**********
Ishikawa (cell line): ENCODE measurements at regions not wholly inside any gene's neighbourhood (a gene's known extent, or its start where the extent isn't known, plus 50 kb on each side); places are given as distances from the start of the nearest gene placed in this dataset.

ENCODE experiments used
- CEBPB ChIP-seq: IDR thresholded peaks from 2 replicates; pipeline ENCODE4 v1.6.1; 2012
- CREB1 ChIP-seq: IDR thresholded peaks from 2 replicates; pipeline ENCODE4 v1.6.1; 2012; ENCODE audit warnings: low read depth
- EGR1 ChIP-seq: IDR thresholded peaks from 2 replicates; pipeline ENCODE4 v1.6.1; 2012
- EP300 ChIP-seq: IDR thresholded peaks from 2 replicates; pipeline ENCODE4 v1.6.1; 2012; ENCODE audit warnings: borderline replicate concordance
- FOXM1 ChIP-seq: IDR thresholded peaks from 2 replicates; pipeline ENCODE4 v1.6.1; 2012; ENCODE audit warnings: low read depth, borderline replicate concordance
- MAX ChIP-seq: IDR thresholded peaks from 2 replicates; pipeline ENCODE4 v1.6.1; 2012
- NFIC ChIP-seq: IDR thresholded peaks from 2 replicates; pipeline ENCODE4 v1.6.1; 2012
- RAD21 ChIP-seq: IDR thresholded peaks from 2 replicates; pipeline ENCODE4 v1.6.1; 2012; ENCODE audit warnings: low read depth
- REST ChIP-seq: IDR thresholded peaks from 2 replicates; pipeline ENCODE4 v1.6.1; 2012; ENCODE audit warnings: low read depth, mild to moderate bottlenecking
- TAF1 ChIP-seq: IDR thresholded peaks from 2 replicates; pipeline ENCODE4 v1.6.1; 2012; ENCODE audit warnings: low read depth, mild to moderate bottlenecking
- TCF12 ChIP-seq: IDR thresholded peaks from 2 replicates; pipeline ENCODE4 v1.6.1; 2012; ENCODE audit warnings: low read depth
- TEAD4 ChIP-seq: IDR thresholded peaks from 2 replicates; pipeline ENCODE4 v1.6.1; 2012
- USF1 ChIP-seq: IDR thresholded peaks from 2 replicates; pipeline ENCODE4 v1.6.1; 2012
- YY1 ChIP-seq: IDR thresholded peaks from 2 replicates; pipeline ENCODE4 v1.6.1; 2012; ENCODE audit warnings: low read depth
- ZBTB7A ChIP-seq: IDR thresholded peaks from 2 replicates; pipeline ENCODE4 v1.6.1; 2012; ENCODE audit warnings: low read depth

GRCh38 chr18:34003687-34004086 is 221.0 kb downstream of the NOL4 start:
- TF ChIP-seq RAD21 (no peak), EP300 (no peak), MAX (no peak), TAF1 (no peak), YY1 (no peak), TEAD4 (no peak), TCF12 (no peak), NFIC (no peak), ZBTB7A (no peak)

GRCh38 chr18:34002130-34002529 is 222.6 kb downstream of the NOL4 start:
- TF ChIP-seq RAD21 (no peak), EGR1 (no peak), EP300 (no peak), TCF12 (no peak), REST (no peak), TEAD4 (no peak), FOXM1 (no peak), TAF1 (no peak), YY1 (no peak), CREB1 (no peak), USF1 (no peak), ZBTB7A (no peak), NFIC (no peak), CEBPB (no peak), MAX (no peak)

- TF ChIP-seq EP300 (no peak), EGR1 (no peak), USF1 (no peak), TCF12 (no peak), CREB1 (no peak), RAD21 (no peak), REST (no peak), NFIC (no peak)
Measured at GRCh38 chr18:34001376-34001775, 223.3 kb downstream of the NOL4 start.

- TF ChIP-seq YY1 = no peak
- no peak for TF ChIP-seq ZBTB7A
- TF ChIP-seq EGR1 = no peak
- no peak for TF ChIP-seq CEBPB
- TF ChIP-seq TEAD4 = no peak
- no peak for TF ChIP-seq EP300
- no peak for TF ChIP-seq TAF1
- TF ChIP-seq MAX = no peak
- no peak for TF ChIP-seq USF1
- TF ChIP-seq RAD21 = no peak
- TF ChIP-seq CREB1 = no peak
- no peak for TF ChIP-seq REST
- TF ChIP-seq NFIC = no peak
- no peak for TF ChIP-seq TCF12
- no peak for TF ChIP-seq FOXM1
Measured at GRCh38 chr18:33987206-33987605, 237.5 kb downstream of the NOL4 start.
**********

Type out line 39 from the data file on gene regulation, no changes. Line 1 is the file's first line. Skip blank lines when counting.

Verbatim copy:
Measured at GRCh38 chr18:33987206-33987605, 237.5 kb downstream of the NOL4 start.